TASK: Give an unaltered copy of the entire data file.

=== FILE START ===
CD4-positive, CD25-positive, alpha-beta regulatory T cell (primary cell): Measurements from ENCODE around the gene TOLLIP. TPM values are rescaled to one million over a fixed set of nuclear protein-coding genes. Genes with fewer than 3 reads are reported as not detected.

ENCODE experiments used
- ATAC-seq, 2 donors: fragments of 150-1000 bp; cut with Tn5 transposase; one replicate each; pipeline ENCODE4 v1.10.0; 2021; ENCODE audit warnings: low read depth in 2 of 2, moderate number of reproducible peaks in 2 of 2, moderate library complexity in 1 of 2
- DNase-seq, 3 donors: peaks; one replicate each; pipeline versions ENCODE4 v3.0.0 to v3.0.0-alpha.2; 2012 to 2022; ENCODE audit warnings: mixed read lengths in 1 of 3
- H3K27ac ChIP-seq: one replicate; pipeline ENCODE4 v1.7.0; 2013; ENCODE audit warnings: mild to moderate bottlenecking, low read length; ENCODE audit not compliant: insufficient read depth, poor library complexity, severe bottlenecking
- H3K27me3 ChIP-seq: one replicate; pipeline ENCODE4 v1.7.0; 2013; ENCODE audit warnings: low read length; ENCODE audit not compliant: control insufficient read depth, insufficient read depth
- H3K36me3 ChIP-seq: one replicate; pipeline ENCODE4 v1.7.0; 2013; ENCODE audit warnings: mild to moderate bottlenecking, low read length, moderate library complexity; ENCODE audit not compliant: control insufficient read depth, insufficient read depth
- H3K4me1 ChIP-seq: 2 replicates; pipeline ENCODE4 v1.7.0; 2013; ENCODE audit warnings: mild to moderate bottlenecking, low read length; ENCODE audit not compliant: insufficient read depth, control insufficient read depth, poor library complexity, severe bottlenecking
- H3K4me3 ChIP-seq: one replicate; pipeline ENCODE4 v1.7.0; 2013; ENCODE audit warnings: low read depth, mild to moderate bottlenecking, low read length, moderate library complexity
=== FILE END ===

CD4-positive, CD25-positive, alpha-beta regulatory T cell (primary cell): Measurements from ENCODE around the gene TOLLIP. TPM values are rescaled to one million over a fixed set of nuclear protein-coding genes. Genes with fewer than 3 reads are reported as not detected.

ENCODE experiments used
- ATAC-seq, 2 donors: fragments of 150-1000 bp; cut with Tn5 transposase; one replicate each; pipeline ENCODE4 v1.10.0; 2021; ENCODE audit warnings: low read depth in 2 of 2, moderate number of reproducible peaks in 2 of 2, moderate library complexity in 1 of 2
- DNase-seq, 3 donors: peaks; one replicate each; pipeline versions ENCODE4 v3.0.0 to v3.0.0-alpha.2; 2012 to 2022; ENCODE audit warnings: mixed read lengths in 1 of 3
- H3K27ac ChIP-seq: one replicate; pipeline ENCODE4 v1.7.0; 2013; ENCODE audit warnings: mild to moderate bottlenecking, low read length; ENCODE audit not compliant: insufficient read depth, poor library complexity, severe bottlenecking
- H3K27me3 ChIP-seq: one replicate; pipeline ENCODE4 v1.7.0; 2013; ENCODE audit warnings: low read length; ENCODE audit not compliant: control insufficient read depth, insufficient read depth
- H3K36me3 ChIP-seq: one replicate; pipeline ENCODE4 v1.7.0; 2013; ENCODE audit warnings: mild to moderate bottlenecking, low read length, moderate library complexity; ENCODE audit not compliant: control insufficient read depth, insufficient read depth
- H3K4me1 ChIP-seq: 2 replicates; pipeline ENCODE4 v1.7.0; 2013; ENCODE audit warnings: mild to moderate bottlenecking, low read length; ENCODE audit not compliant: insufficient read depth, control insufficient read depth, poor library complexity, severe bottlenecking
- H3K4me3 ChIP-seq: one replicate; pipeline ENCODE4 v1.7.0; 2013; ENCODE audit warnings: low read depth, mild to moderate bottlenecking, low read length, moderate library complexity